Your Unsolicited Advisor

The internet is a funny place.  Social media is an even funnier thing.  We can use them for good, bad, or for business and marketing. It’s also a place for people to hide.  To hide behind a keyboard and a screen and demean, judge, or provide “unsolicited advice”.


People are very interesting, and we rarely know what motivates them to do what they do, or say what they say.  Often times such instances are insecurities being projected onto anyone and everyone seen fit for the onslaught of verbal abuse. 

The funniest thing about these keyboard warriors is their powerful words behind a screen, and their inabilities to back those words up in person. Not to mention their inabilities to be any better than the person they’re judging. Even more frustrating and annoying, their advice and harsh words are always unsolicited. 


I guess that’s what we get for posting something to the “internet’s”.  Shame on us for posting something that triggers them to have to respond!  We should know better.  They are obviously Pro’s in every aspect of their own lives.  Shoot. Why can’t we seem to get our isht* together like they have theirs in order?!


In my own experiences; I have had everything from hate mail to unsolicited coaching advice and everything in between.  Hell, I am sure someone will comment on this post to let me know what I missed, or if I wasn’t harsh enough, or whatever bologna they can come up with.  They just can’t help themselves.



The unsolicited advice givers, are my focus for today.  I like to call them; “Chime-In-Coaches”.  Here is a list of a few examples of such a coach:

  • Tells you you’re weightlifting wrong … has 100 pictures of the top Olympic Weightlifters in the world, and 3 personal pictures … all 3 personal pictures look like an emaciated greyhound whose best lifting is that of lifting one foot in front of the other.



  •   Tells you that eating Zone/Paleo is ridiculous and will end up killing you ... eats McDonald’s and slams Mountain Dew’s like they’re going out of business.


  • You tag your coaches in a video post for them to critique form and technique … online chime-in coach randomly offers their advice.  Apparently they figured you forgot to tag them, so they make sure to squeeze in their two cents.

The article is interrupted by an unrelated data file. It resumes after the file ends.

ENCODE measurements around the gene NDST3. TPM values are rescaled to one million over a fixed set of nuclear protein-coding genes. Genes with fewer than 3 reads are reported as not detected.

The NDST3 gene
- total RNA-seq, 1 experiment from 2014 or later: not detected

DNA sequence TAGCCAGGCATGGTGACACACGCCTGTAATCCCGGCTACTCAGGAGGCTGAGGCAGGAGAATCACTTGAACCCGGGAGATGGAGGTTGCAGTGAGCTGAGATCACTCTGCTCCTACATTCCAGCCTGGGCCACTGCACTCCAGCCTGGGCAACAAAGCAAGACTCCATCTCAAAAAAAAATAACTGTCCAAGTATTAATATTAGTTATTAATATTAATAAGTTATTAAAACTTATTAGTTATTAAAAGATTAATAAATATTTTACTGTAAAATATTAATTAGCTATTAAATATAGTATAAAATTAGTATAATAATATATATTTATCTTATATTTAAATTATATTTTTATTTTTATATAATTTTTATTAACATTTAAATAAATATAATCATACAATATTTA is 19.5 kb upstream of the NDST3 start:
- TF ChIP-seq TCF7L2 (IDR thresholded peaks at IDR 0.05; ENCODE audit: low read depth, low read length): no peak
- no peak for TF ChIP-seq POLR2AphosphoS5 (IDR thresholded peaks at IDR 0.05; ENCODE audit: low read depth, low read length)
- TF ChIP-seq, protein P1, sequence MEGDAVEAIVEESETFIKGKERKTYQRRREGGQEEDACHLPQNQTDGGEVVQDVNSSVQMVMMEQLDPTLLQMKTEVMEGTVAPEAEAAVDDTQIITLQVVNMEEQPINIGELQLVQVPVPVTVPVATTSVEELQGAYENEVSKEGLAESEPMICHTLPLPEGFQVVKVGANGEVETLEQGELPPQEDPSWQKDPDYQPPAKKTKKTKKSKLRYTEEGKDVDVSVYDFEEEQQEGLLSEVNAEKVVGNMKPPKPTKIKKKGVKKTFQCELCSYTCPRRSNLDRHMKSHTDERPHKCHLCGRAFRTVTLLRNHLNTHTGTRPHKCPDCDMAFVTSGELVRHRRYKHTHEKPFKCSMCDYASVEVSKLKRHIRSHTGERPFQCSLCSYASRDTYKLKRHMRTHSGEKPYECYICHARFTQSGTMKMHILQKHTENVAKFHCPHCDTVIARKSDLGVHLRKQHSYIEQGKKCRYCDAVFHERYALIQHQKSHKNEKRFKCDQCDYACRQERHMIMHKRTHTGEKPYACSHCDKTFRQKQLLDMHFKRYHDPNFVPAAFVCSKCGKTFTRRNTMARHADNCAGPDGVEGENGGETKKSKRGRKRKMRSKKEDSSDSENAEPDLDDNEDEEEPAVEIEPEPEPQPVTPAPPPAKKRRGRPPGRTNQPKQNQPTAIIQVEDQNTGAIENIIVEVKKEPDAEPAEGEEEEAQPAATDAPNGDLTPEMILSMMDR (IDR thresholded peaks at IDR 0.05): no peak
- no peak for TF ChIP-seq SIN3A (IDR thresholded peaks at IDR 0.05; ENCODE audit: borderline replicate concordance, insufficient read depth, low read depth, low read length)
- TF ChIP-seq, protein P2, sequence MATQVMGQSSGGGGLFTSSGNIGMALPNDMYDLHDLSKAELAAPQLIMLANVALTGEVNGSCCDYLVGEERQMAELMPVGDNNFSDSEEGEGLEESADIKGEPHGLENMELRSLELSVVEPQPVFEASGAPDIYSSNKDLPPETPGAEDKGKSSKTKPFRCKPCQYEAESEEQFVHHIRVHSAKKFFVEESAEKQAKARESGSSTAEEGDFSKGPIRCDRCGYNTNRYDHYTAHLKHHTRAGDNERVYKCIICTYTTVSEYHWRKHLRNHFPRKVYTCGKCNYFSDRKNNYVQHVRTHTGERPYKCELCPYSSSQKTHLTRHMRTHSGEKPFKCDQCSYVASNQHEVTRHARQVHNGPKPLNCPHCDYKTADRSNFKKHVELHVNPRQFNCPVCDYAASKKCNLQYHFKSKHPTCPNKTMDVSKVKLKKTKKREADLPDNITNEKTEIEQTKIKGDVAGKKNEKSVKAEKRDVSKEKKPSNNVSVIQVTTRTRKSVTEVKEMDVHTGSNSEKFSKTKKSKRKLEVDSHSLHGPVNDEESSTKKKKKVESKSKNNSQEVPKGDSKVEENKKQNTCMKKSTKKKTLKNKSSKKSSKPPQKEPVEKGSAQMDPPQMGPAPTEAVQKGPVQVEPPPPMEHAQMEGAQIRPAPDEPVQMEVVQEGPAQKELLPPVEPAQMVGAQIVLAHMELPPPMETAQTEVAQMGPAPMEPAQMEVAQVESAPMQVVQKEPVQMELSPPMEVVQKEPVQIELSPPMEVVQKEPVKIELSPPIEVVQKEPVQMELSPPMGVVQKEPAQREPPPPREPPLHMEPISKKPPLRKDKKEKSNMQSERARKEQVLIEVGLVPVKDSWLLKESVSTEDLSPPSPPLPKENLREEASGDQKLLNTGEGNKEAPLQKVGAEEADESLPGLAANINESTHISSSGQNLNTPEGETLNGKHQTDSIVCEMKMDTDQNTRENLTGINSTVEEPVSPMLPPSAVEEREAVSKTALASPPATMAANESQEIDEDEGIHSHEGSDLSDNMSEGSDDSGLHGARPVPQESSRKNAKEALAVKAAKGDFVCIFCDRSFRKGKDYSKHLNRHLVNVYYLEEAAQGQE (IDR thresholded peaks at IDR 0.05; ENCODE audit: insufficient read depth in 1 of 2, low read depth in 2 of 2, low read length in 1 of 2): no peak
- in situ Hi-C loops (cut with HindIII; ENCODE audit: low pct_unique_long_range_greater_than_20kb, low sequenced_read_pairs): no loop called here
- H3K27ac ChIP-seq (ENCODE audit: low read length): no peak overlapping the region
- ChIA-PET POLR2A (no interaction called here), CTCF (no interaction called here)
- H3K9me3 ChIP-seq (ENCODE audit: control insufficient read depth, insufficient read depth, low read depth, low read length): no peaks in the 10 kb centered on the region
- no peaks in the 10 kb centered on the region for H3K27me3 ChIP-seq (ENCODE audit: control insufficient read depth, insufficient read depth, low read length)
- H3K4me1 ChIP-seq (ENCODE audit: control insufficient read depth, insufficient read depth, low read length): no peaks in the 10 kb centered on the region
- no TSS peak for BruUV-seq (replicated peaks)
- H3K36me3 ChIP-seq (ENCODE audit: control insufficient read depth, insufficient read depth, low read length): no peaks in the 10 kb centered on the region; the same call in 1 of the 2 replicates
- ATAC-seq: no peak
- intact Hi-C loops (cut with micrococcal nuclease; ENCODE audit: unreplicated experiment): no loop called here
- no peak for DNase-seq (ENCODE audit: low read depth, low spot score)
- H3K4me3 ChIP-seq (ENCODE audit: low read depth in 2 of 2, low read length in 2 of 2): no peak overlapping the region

Apparently the saying; “Those who cannot do, TEACH.” Is true in more than one way.  For these special people, it should probably be rephrased as; “Those who don’t do at all, ADVISE.” 


Top 10 things you should do about


1.  Don't be like them. Ever.

2. Don't respond to anything they say. Ever.

3. Provide thanks and like's to the positive posts. Then provide nothing for their commentary. Ever.

4. Only comment on posts from the coaches you tagged.

5. Preface your post with; "Not looking for Unsolicited Advice".

6. Make your post "unlisted" or "hidden" from all but those you want to see it.

7. Don't reply. Ever. It's not worth it. Seriously though, I know I already said this twice, consider it your final warning.

8. Block commenting and sharing of your post.

9. Make your account private. Only accept those who you know personally. (Warning: The unsolicited advice giving bug can still rear it's ugly mug.)

10. Delete them. Block them. And throw away the key. They're done. Let them be a "Free-Range-Coach" on someone else's profile.



Consider what you are trying to accomplish, and learn how to improve from the best of the best, in their field.  Great coaches rarely follow the masses, they often pave their own paths.  Many are respected by their peers and even their enemies.  They produce not just a single top tier athlete, but rather they can make the best athletes better, the mediocre athletes better,  the novice athletes better, and they can even turn some non-athletes into athletes. In the powerlifting world, Louie Simmons is a great example of a highly respected coach. He is one of my personal coaches, and the man is the epitome of a great coach and person both in and out of the gym.



1. He advises when asked to advise.

2. He remains open to answering questions of any who are willing to seek him out and ask.  

3. It's not about him being heard, his athletes accomplishments speak volumes for him.  

4. He never speaks poorly of others.

5. He talks the talk and walks the walk, and he expects the same of you ... or you have no place in his gym.



He's the complete opposite of a "Chime-In-Coach". He's the real deal.  Real coaches should aspire to be like him. And athletes should aspire to be worthy of his time.  

Credentials and experience are everything in this business. Clamoring to be heard by peers online, or injecting unsolicited advice everywhere you go, is not.  


And just remember; "Opinions are like ass holes, everyone has one.  And at the end of the day, no one wants to put up with your isht*."

- Coach Moody